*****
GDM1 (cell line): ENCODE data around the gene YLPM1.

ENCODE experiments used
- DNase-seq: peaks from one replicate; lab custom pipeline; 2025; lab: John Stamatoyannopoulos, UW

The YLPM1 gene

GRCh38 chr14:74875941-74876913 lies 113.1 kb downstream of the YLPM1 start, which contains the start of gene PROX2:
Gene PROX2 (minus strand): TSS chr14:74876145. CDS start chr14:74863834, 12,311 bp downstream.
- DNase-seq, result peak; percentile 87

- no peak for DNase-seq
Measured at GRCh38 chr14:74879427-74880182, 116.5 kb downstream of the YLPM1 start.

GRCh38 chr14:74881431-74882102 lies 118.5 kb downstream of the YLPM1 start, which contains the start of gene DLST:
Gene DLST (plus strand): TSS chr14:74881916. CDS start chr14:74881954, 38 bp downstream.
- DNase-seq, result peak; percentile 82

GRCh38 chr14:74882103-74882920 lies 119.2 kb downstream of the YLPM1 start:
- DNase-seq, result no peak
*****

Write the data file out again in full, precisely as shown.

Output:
GDM1 (cell line): ENCODE data around the gene YLPM1.

ENCODE experiments used
- DNase-seq: peaks from one replicate; lab custom pipeline; 2025; lab: John Stamatoyannopoulos, UW

The YLPM1 gene

GRCh38 chr14:74875941-74876913 lies 113.1 kb downstream of the YLPM1 start, which contains the start of gene PROX2:
Gene PROX2 (minus strand): TSS chr14:74876145. CDS start chr14:74863834, 12,311 bp downstream.
- DNase-seq, result peak; percentile 87

- no peak for DNase-seq
Measured at GRCh38 chr14:74879427-74880182, 116.5 kb downstream of the YLPM1 start.

GRCh38 chr14:74881431-74882102 lies 118.5 kb downstream of the YLPM1 start, which contains the start of gene DLST:
Gene DLST (plus strand): TSS chr14:74881916. CDS start chr14:74881954, 38 bp downstream.
- DNase-seq, result peak; percentile 82

GRCh38 chr14:74882103-74882920 lies 119.2 kb downstream of the YLPM1 start:
- DNase-seq, result no peak